Another way in which these different regional media outlets differ is in the way continuation of the situation has been represented. Western and middle eastern news agencies have both put an emphasis on the failure of the government to recognize and offer a solution to the violence. Some phrases used in western media include the government has “been silent,” and “failed to stop” what has been happening. Middle eastern news agencies have given similar criticism, commenting on the “ineptness at confronting” the problem and commented on the lack of acknowledgement. Where these two regions have commented much more often on the government’s response to what is happening, Asian news sources have put more emphasis on the reason why the issue is not ending on its own. Talk on the “unrest” in the area and individuals unhappiness as well as “sectarian violence” is more common.

     The ways in which deaths have been classified also differ by media outlet. Western and middle eastern news sources and articles have gone as far as using the term genocide to refer to what is currently happening in Myanmar. Asian articles on the subject stay away from this word and instead put more emphasis on words like murder and slaughter. Much more often, asian news sources speak about how individuals, also groups but more often individuals, have been murdered and slaughtered by others. They speak on the death in a way that makes it seem much more intimate and personal, as in a one on one experience.  Western news sources comment on the “potential genocide” that could come from the current situation while middle eastern sources have already applied this term to what is happening.

     How various groups of people are represented also differs with media source. The two major groups in this situation in Myanmar are the muslims and buddhists. The words used to describe these groups, as well as the frequency with which they are described, varies in different regional news sources. For example, middle eastern news agencies prefer to focus on the suffering of the muslim victims. Phrases like “stemming growth of muslim population” and “anti-muslim historical precedent” are more abundant in these sources. Asian news sources do put focus on the wrongs done to muslims, however they also add comments such as the number and recurring attention to “muslim grievances”. In addition to speaking on the wrongs done to muslims, asian news sources also speak on the opposite interactions. Much more attention is given to buddhist conditions and the denial of their rights being ignored. Although all media sources do put emphasis on the fact that these groups of buddhists who are causing violence are not the norm, and they only represent a small faction of buddhists, asian sources much more often than others mention what in fact proper buddhism says pertaining to an avoidance of violence.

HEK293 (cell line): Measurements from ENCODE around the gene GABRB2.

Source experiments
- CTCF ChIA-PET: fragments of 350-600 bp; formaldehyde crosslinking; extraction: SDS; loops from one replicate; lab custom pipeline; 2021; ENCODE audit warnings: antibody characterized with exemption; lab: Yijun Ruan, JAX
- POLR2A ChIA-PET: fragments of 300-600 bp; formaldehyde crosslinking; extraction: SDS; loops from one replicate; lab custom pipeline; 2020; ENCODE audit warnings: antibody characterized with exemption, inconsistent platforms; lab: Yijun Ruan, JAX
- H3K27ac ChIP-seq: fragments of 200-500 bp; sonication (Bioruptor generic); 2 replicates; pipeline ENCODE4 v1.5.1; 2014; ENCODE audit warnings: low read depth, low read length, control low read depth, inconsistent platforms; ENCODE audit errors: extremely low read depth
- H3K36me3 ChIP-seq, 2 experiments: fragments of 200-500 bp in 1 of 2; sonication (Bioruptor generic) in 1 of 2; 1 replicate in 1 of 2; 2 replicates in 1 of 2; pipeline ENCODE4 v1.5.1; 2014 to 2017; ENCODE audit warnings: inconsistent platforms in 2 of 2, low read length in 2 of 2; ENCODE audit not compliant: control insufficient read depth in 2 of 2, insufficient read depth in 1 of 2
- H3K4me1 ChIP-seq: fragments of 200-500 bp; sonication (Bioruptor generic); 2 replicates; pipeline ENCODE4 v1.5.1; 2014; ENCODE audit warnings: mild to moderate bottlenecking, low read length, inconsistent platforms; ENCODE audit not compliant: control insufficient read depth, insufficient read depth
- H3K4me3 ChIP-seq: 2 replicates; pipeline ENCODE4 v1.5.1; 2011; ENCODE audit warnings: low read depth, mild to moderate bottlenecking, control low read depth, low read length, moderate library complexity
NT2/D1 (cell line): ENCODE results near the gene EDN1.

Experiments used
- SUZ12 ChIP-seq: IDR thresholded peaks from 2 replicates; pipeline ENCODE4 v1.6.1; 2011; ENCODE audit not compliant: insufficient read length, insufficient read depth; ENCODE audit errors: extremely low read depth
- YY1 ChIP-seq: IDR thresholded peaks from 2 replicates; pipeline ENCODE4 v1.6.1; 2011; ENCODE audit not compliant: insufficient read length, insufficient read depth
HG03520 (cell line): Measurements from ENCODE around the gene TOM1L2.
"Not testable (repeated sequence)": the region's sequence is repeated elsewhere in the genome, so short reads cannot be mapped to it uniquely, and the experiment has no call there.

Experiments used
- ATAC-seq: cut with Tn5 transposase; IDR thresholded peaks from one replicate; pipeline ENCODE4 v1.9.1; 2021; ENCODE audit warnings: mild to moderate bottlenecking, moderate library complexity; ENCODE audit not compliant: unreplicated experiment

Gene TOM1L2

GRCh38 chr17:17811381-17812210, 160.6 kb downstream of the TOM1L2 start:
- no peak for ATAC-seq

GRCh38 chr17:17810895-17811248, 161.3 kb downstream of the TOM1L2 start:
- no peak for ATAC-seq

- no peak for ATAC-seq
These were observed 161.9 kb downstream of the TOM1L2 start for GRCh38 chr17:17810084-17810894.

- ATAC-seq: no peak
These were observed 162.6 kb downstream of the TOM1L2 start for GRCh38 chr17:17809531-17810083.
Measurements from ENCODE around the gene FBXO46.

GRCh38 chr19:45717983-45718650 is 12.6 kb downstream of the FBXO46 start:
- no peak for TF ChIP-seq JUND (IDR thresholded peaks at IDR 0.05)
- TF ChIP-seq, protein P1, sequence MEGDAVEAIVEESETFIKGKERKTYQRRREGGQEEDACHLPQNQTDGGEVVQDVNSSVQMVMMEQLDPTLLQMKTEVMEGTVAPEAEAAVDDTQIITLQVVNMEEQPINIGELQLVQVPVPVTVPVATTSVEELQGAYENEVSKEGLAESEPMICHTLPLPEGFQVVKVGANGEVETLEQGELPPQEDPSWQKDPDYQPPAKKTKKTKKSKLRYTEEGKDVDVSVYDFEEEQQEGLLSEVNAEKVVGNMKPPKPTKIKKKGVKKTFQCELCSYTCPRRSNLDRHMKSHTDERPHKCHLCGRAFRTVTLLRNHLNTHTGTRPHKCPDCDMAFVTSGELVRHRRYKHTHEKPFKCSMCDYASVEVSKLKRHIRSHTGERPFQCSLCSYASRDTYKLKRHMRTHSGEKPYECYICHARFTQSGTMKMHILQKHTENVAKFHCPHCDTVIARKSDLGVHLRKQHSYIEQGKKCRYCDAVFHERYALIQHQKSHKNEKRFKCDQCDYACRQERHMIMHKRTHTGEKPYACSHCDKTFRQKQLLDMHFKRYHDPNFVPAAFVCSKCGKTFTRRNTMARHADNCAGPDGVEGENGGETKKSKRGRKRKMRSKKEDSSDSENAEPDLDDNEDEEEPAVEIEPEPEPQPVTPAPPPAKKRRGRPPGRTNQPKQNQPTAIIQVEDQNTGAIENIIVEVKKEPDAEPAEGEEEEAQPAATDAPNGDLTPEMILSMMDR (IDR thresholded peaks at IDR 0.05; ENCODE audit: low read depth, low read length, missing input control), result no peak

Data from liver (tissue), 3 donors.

Words and phrases common in the media:

Western Media

Middle Eastern Media

Asian Media

emerging democracy


military rule

failed to stop

not sweeping the country yet

potential genocide

moves toward democratic rule

ineptness of confronting

finally acknowledges


outside forces?


religious dominance

muslim populations

leaps, suggestions, rumors

military rule


political transition, reform

violence, unrest, tension, murder

western dismissal of threat

demonizing of buddhism

muslim grievances

condition and rights ignored

solving the problem



Similar cases of Discrimination and Violence

     When looking at the history of discrimination in Asia, we see how bad it really is/was through articles like “JAPANESE ONLY,” refusing entry to all foreigners. In this article we see how Japan secluded all foreigners from using their bathhouses, because Russian sailors were not following the proper bath house rules. Now even though it was just the Russian sailors in particular not following the bath house rules, every foreigner lost their privileges in the bathhouse. Foreigners complained for years about this, but the Japanese government didn’t have any laws against discrimination and considered it too early to legislate against it. So they couldn’t do anything about it. Since at the time the government wasn’t doing anything to stop this discrimination, more and more businesses around town including bars, restaurants, ramen shacks, even barber and sports shops, put up their own “Japanese Only” signs. And so it spread town to town. After this happened for so long several multinational families tried to get into the bathhouse and they only let in one of them, because they believed she looked Japanese but was really Chinese. They confronted the manager and asked why they let her in when she was really Chinese, but then they kicked her out as well. After all this racial discrimination the man in the article decided to become a citizen, and after he got his citizenship he went back to the boathouse to yet again be turned down even though he was truly a Japanese citizen, this time the manager said “even if you have citizenship, you still don’t look Japanese. Our customers will misunderstand. Goodbye.” After all this he decides to take them to court for racial discrimination at the epicenter of Japan, and he sues them for ¥1 million (close to $10,000), as its actions not only constituted racial discrimination, but also “transcended the boundaries of socially-acceptable rational discrimination.” In this particular case, he won.